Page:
I have been asked several times in the last week how to find or where “where do you see” the NSC on a given hay test. What is NSC and how do you find it on your test?
I think by now that we all know what NSC is and why those with metabolically challenged equines need to be concerned with this portion of forage, any feed for that matter. We recently tested one of our own ponies for EMS, it was quite cool and I will share that adventure in another blog post shortly. However for today lets start with a quick review of the various carbohydrate (sugar) values you may find on your hay test.
ESC stands for ethanol soluble carbohydrate. These are the very simple sugars.
WSC stands for water soluble carbohydrate and are made up of the ESC and the more complex carbs.
Starch is just what it sounds like, it is starch, a complex storage form of carbohydrates. Cool season grasses, those grasses we generally find in our hay here on the coast, such as timothy and orchard grass, do not use starch and therefore the content is generally very minimal in forages.
NSC stands for non-structural carbohydrate. This is the number we usually refer to when talking about”sugar” in hay. This value is not tested for but is a calculation of other values so not all hay analysis will list the NSC specifically, sometimes we have to do that math ourselves. At Wrayton Transport we normally provide the NSC value on all our tests, if the lab has not provided it we just make a note on the side (see the tests below.) If you receive a test and the NSC is not listed you can use a simple calculation to determine the value.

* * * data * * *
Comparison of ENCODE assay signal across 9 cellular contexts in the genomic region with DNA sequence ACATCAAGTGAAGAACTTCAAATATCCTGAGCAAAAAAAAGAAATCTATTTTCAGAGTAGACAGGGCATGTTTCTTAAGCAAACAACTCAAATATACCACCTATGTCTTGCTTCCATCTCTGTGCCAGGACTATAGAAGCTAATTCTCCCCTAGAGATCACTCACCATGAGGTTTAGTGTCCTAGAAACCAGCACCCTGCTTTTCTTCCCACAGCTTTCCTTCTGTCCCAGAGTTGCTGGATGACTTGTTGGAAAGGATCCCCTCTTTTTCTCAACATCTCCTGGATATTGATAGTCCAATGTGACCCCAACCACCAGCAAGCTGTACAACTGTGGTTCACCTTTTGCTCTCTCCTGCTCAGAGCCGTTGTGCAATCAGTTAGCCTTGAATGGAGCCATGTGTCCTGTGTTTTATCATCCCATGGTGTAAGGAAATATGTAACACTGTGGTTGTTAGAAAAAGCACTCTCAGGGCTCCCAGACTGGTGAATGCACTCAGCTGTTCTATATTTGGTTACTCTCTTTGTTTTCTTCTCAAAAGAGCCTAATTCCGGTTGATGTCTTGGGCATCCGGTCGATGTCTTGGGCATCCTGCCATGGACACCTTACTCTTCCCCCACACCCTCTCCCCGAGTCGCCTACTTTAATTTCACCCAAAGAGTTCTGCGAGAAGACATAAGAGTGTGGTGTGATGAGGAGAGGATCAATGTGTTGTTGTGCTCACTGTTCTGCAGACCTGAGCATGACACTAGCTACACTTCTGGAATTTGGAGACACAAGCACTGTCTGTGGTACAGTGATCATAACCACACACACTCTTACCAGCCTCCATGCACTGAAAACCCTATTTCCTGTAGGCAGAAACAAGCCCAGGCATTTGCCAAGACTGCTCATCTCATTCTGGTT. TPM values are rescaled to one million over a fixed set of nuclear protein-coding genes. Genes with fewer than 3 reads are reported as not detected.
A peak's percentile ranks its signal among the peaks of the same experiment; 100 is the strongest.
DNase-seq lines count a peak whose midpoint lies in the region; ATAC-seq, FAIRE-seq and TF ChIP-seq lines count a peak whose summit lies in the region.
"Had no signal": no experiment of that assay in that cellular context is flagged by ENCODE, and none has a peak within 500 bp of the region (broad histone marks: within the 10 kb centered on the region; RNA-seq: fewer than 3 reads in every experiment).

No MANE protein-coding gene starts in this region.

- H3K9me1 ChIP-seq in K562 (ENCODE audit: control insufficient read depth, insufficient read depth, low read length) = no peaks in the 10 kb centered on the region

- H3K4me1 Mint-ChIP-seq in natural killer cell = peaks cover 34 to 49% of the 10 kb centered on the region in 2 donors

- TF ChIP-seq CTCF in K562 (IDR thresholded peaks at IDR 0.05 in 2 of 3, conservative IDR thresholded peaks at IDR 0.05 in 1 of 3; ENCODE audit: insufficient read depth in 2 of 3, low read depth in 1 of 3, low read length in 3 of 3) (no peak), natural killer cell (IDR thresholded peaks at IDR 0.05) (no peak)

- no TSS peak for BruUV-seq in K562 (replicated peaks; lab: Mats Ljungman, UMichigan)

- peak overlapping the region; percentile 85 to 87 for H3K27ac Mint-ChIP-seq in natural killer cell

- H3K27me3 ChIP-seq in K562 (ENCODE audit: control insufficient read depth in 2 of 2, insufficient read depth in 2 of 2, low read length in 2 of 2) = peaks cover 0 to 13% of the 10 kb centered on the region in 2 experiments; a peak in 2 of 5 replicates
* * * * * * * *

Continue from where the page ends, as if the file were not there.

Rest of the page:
NSC = WSC + starch
You will sometimes see hay tests WITHOUT a WSC value. A test like this is useless for the purposes of calculating sugar to determine if a given hay is safe for your horse. You want to ensure the test you receive shows the WSC value and starch EVEN IF you are given the NSC. This is because we can do another calculation to determine fructans.
Fructans are a storage form of carbohydrates that are heavily implicated in laminitis in horses. Fructans are found in grass hay not legumes such as alfalfa. This is why you will often hear that alfalfa is naturally low in sugar. Labs are not yet testing specifically for fructan but we can do a another simple calculation to give us a pretty good idea of the fructan content of our hay. The fructan content of hay can be determined by the following calculation:
Fructans = WSC – ESC
So there you have it, this is the simple math you can do to determine the suitability of a given forage for you unique equine partner.